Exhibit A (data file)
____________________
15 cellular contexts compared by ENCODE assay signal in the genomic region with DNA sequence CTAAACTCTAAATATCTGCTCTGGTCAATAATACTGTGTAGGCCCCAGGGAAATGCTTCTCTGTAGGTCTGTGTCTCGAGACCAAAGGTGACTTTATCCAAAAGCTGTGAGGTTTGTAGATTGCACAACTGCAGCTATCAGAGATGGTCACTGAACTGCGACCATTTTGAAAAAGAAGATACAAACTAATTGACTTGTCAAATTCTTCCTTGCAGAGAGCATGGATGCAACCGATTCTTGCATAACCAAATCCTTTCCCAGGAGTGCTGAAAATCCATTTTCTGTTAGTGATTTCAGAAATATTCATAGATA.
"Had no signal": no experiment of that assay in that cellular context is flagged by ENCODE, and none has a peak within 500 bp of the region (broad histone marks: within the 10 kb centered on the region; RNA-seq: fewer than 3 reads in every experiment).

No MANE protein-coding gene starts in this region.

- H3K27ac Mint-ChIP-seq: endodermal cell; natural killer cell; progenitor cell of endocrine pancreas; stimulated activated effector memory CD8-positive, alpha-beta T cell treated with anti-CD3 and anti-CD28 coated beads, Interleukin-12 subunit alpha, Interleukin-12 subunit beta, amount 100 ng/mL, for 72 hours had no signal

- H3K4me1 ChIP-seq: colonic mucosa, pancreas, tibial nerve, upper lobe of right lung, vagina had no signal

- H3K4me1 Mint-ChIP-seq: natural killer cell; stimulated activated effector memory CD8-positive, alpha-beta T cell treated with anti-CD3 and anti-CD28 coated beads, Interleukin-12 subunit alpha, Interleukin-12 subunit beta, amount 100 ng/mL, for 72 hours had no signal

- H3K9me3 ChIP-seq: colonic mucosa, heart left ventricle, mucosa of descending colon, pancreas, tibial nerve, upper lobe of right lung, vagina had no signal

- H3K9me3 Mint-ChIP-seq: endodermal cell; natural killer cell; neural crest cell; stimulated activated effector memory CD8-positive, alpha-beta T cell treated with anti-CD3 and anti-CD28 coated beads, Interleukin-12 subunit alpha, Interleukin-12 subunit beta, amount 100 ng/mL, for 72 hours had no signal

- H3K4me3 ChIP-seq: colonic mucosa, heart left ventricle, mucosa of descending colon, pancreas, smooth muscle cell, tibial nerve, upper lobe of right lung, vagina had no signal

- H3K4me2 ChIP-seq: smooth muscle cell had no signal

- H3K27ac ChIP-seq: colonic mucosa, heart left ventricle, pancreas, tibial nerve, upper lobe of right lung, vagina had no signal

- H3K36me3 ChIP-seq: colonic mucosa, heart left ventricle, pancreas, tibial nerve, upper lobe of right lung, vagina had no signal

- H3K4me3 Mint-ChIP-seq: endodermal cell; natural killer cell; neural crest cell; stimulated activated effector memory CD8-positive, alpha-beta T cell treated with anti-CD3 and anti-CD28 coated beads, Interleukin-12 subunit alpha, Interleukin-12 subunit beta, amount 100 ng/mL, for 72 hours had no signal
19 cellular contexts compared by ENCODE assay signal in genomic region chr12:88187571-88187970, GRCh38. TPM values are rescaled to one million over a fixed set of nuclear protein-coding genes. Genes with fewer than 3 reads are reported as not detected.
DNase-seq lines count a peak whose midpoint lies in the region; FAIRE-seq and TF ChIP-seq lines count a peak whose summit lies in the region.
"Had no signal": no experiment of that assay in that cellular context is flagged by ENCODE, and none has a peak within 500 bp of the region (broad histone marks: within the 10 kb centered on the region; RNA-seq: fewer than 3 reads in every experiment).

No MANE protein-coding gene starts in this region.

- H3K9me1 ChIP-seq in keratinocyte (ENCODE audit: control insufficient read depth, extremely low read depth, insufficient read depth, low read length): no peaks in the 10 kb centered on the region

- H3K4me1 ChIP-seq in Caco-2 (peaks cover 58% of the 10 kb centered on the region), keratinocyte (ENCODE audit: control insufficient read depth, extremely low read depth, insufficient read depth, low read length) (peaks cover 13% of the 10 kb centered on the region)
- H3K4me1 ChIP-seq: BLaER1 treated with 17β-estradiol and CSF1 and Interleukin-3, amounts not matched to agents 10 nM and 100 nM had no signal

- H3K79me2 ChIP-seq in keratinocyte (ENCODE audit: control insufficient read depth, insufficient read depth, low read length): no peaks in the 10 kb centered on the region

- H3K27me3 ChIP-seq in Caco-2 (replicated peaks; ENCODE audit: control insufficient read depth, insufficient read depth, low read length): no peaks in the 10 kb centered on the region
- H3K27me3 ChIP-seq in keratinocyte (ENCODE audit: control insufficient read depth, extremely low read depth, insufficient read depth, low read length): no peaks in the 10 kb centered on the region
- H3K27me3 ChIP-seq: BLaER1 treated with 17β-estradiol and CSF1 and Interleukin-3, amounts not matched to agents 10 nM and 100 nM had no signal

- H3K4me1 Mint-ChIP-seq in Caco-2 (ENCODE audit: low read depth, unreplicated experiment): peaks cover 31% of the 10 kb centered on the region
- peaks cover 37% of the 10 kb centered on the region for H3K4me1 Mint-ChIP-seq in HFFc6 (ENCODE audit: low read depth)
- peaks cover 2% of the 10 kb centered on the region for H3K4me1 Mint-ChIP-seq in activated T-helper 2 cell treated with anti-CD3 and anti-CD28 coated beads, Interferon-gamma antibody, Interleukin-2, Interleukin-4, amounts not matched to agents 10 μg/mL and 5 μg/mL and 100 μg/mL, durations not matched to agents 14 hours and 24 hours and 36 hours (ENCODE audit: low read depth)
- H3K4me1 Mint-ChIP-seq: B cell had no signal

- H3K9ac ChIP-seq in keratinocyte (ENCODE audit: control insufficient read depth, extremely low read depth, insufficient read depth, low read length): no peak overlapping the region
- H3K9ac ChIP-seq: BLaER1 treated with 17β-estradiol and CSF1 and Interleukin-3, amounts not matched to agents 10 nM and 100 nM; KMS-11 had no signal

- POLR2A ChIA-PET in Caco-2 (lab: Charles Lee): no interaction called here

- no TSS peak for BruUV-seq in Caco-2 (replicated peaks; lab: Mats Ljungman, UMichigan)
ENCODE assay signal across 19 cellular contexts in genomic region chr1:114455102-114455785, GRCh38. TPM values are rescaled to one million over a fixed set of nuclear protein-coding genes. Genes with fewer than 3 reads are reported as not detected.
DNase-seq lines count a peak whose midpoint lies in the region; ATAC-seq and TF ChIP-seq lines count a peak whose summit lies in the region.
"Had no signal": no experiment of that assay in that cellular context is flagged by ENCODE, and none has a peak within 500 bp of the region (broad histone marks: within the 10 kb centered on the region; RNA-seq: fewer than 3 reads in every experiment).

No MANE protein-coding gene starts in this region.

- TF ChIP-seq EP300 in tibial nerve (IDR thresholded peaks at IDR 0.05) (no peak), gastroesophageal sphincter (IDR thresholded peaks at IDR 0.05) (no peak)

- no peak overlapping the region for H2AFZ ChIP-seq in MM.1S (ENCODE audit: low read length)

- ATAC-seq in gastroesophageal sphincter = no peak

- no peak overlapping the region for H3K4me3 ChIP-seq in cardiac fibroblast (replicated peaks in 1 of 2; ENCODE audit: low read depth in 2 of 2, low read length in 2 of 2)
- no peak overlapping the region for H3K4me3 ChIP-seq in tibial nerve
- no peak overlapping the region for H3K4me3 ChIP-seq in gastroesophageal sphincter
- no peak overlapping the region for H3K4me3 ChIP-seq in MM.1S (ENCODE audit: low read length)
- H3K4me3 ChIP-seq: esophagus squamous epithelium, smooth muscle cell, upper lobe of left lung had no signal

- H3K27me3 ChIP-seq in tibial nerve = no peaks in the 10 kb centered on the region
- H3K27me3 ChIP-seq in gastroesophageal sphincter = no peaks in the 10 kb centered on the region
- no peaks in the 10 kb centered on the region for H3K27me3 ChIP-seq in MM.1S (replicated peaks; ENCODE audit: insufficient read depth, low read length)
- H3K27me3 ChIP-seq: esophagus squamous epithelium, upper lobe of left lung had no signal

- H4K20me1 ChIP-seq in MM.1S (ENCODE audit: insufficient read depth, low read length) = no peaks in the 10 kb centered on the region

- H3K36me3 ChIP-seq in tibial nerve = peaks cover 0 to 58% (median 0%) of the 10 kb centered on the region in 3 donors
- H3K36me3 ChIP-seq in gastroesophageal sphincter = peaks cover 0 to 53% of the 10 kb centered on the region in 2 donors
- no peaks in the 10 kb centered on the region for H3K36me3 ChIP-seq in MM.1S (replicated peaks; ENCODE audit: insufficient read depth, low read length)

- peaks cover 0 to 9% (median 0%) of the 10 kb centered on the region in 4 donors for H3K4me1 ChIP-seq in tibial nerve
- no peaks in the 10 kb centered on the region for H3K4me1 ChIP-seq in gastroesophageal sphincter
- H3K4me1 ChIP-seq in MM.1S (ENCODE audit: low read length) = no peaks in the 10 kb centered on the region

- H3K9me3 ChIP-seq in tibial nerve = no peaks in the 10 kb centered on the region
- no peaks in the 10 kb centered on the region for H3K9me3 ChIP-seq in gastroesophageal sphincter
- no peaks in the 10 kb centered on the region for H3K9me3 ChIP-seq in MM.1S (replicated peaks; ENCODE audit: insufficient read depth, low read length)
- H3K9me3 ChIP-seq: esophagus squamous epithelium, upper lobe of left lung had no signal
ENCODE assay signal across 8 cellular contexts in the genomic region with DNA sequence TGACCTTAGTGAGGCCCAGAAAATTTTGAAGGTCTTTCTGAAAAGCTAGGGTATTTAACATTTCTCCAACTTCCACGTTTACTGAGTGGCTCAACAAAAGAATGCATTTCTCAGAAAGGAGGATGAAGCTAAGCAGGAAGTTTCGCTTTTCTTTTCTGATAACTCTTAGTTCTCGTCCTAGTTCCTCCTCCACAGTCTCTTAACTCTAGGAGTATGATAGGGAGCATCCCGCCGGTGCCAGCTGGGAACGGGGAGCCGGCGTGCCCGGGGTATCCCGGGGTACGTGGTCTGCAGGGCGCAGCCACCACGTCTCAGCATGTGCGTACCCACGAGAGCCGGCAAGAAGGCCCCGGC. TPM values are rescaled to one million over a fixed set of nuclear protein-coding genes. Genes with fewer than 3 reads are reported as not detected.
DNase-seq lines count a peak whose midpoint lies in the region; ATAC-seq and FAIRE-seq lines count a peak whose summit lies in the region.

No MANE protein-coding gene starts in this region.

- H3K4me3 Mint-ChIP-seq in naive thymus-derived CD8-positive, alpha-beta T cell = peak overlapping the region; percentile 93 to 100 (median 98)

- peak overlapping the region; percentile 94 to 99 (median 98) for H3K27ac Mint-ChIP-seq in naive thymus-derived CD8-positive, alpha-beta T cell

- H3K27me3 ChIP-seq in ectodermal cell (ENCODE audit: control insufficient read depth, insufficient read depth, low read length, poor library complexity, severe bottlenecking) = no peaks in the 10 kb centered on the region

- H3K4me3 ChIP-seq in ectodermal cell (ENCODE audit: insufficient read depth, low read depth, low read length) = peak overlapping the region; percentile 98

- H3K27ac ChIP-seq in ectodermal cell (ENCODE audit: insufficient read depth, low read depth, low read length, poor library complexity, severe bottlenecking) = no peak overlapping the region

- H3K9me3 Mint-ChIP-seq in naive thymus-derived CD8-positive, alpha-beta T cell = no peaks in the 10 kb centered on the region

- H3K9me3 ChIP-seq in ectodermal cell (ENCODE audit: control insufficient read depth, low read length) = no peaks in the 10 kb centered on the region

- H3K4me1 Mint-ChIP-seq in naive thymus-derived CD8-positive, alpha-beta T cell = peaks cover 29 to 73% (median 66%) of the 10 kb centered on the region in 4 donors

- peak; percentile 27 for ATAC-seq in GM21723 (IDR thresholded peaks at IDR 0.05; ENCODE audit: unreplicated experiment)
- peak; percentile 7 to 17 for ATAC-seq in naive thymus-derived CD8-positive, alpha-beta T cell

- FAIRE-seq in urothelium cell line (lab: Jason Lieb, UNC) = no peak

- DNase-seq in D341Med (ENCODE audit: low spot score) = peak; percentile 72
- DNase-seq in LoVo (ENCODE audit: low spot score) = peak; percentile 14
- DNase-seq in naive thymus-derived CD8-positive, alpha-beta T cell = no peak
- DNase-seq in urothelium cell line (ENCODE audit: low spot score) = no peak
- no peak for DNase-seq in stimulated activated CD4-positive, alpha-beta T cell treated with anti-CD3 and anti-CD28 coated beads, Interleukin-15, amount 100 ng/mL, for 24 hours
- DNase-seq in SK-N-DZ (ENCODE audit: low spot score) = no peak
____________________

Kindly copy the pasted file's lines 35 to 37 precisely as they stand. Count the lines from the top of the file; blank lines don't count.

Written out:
"Had no signal": no experiment of that assay in that cellular context is flagged by ENCODE, and none has a peak within 500 bp of the region (broad histone marks: within the 10 kb centered on the region; RNA-seq: fewer than 3 reads in every experiment).

No MANE protein-coding gene starts in this region.

- TF ChIP-seq EP300 in tibial nerve (IDR thresholded peaks at IDR 0.05) (no peak), gastroesophageal sphincter (IDR thresholded peaks at IDR 0.05) (no peak)